Ali Soufan, a former FBI interrogator, takes to the NY Times to warn us that much of the official reporting about enhanced interrogation is based on lies:
John O. Brennan, a former C.I.A. official and now President Obama’s nominee to head the agency, recently testified that the classified report raised “serious questions” about information he received when he was the agency’s deputy executive director. Mr. Brennan said publicly what many of us — who were in interrogation rooms when the program was devised — have been warning about for years: senior officials, right up to the president himself, were misled about the enhanced interrogation program.
That's interesting. We presume he has examples:
For instance, a 2005 Justice Department memo claimed that waterboarding led to the capture of the American-born Qaeda member Jose Padilla in 2003. Actually, he was arrested in 2002, months before waterboarding began, after an F.B.I. colleague and I got details about him from a terrorist named Abu Zubaydah. Because no one checked the dates, the canard about Mr. Padilla was repeated as truth.
Groan. That's it? We have hashed this out rereatedly - per the DoJ Inspector general's report (p. 111) and reporting in Newsweek and the NY Times, Zubaydah was captured in the spring of 2002. A team of CIA and FBI interrogators (including Mr. Soufan) worked on him, and the CIA moved to what the FBI described as "borderline torture" almost immediately. The memo authorizing enhanced interrogation was dated August 1, 2002 but some of the enhanced tecnhiques (but not waterboarding) were employed against Zubaydah before that date.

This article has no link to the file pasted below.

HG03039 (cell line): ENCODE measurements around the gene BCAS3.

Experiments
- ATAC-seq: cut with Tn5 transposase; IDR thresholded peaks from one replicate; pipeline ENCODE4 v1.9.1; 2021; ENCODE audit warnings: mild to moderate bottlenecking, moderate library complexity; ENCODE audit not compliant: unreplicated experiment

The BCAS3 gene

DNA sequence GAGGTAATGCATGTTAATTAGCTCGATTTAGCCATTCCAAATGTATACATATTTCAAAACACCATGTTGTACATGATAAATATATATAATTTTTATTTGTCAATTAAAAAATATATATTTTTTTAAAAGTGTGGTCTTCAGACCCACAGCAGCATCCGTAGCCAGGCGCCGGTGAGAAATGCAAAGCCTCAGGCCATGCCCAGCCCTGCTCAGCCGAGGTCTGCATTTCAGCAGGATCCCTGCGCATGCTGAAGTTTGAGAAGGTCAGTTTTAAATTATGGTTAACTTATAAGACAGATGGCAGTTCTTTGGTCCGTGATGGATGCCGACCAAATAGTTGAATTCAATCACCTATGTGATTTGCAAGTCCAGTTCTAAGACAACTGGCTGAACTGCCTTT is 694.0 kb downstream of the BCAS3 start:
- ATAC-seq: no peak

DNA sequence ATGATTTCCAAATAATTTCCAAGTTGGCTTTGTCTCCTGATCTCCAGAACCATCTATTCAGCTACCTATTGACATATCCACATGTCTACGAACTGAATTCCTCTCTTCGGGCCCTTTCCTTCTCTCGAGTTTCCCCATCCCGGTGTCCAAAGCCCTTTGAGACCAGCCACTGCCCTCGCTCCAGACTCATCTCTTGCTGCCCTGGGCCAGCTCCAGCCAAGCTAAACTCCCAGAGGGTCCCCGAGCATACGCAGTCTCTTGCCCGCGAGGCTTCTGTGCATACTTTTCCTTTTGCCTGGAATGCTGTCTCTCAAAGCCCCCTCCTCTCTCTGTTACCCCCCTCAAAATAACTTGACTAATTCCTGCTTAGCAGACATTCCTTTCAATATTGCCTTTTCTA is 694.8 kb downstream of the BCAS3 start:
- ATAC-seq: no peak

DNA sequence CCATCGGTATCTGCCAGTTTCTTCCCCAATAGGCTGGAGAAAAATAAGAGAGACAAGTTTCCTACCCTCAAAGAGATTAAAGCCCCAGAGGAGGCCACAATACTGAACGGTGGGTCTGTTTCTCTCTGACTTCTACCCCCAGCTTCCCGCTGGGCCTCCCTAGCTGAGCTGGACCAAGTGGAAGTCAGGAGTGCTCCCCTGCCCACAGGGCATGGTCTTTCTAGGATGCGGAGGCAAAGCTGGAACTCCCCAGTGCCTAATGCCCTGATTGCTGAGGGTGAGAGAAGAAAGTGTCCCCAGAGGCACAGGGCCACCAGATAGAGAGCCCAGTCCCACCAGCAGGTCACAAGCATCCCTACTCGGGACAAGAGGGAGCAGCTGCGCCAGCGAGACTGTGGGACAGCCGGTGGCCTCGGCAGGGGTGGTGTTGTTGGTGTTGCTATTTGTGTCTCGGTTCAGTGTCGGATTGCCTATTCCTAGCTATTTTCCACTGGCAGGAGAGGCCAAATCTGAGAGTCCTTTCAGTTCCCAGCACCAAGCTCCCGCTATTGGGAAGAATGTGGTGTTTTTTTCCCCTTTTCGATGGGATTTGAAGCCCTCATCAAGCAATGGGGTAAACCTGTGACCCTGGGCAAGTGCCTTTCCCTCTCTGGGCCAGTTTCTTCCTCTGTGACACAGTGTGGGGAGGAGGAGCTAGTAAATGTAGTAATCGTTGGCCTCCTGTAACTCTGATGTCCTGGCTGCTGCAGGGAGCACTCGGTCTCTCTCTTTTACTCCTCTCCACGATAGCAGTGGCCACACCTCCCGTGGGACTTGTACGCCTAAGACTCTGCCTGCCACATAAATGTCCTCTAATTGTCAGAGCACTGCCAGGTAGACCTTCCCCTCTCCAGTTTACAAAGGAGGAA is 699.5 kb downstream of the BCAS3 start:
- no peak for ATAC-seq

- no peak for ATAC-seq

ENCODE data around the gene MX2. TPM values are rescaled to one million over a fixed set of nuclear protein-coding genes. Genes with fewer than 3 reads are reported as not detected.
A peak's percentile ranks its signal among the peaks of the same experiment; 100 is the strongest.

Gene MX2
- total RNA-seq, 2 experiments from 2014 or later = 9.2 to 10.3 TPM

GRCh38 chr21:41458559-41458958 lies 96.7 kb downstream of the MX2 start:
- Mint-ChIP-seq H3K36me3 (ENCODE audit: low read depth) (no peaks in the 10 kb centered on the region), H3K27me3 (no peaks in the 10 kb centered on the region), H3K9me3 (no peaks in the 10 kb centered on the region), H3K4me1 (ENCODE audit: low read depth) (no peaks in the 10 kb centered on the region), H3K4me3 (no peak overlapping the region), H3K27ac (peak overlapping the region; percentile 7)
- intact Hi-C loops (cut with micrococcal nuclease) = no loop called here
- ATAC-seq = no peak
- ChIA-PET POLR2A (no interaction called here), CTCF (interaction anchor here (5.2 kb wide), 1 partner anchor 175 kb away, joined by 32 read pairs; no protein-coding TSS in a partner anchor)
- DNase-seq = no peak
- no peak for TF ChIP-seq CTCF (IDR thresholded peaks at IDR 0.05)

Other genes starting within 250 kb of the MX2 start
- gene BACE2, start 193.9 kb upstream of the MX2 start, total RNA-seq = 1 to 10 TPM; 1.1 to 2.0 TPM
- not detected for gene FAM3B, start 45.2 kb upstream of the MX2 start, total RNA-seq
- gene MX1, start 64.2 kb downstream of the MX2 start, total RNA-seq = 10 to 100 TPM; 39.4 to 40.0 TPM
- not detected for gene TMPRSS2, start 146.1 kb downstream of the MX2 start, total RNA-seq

Mr. Soufan has misled on this before. Here he is in an April 2009 guest Times piece (my emphasis):
It is inaccurate, however, to say that Abu Zubaydah had been uncooperative. Along with another F.B.I. agent, and with several C.I.A. officers present, I questioned him from March to June 2002, before the harsh techniques were introduced later in August.
Within days, Mr. Zubaydah was being subjected to coercive interrogation techniques — he was stripped, held in an icy room and jarred by earsplittingly loud music — the genesis of practices later adopted by some within the military, and widely used by the Central Intelligence Agency in handling prominent terrorism suspects at secret overseas prisons.
Not waterboarding, but not a good time, either. So how did that get dropped from Mr. Soufan's account?
And his current description of the OLC memo is false. Today, he writes this:
For instance, a 2005 Justice Department memo claimed that waterboarding led to the capture of the American-born Qaeda member Jose Padilla in 2003.
Hmm. The memo claimed that enhanced interrogation techniques generally, not waterboarding specifically, led to Padilla. That said, the correct arrest date was May 2002, which means the harsh springtime interrogation of Zubaydah (prior to written approval of the EITs) was credited with the Padilla intel.
Based on Mr. Soufan's efforts I think it is fair to conclude that lies are being told about the enhanced interrogation program.